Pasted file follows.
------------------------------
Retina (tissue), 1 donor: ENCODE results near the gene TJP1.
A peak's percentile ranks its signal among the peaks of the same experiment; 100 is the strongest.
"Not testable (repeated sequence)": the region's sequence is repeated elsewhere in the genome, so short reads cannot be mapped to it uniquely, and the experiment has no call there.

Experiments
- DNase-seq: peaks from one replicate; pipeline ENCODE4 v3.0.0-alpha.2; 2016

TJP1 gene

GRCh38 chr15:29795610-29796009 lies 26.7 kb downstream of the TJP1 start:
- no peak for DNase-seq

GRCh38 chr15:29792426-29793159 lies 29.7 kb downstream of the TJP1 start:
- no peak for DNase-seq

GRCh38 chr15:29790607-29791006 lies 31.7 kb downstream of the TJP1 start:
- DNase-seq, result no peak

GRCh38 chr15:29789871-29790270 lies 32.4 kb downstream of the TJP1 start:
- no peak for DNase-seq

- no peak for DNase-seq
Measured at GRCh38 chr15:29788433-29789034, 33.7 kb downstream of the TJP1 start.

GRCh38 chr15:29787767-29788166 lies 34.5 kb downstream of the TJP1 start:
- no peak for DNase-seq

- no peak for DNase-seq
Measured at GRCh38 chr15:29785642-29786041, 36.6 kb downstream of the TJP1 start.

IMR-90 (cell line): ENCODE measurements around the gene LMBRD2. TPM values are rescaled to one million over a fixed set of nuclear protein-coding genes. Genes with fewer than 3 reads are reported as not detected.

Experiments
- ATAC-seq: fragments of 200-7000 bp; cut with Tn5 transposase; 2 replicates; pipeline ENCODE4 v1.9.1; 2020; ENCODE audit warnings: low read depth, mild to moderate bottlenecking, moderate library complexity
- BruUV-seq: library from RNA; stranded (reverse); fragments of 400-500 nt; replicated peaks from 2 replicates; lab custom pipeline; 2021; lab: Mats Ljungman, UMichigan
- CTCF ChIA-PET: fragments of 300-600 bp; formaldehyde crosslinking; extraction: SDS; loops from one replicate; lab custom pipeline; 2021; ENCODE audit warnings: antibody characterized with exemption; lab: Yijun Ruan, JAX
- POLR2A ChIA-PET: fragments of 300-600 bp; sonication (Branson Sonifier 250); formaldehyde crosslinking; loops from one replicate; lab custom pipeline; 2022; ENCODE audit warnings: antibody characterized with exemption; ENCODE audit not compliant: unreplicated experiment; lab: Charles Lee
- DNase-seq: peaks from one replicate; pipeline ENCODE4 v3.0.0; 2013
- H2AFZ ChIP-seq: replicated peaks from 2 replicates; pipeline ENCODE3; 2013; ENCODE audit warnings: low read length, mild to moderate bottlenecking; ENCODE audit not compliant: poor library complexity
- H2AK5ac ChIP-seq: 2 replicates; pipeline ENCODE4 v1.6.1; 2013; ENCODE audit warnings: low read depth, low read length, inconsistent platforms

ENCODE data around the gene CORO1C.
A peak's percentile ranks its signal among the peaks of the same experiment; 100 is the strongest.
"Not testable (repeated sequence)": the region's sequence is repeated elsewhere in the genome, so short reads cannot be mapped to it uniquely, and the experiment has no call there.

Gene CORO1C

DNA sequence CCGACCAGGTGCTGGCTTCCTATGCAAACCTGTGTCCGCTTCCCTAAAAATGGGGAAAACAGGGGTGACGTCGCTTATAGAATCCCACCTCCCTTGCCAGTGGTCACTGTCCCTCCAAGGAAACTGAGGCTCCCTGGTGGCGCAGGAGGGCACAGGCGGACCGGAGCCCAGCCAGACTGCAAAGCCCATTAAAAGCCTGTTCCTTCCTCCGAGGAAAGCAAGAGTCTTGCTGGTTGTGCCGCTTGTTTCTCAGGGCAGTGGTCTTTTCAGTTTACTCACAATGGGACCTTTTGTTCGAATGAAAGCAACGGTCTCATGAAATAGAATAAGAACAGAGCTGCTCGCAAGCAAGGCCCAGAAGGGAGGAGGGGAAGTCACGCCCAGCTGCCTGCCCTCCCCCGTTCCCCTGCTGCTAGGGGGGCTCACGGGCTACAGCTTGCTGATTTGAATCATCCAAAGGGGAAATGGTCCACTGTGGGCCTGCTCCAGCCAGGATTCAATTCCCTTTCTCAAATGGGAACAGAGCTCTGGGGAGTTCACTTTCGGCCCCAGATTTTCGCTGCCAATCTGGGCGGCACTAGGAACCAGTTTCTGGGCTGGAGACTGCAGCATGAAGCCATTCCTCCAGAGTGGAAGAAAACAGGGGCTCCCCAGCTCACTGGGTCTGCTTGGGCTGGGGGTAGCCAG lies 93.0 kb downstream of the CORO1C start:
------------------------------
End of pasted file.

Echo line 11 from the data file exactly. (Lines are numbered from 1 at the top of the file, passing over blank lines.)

GRCh38 chr15:29790607-29791006 lies 31.7 kb downstream of the TJP1 start: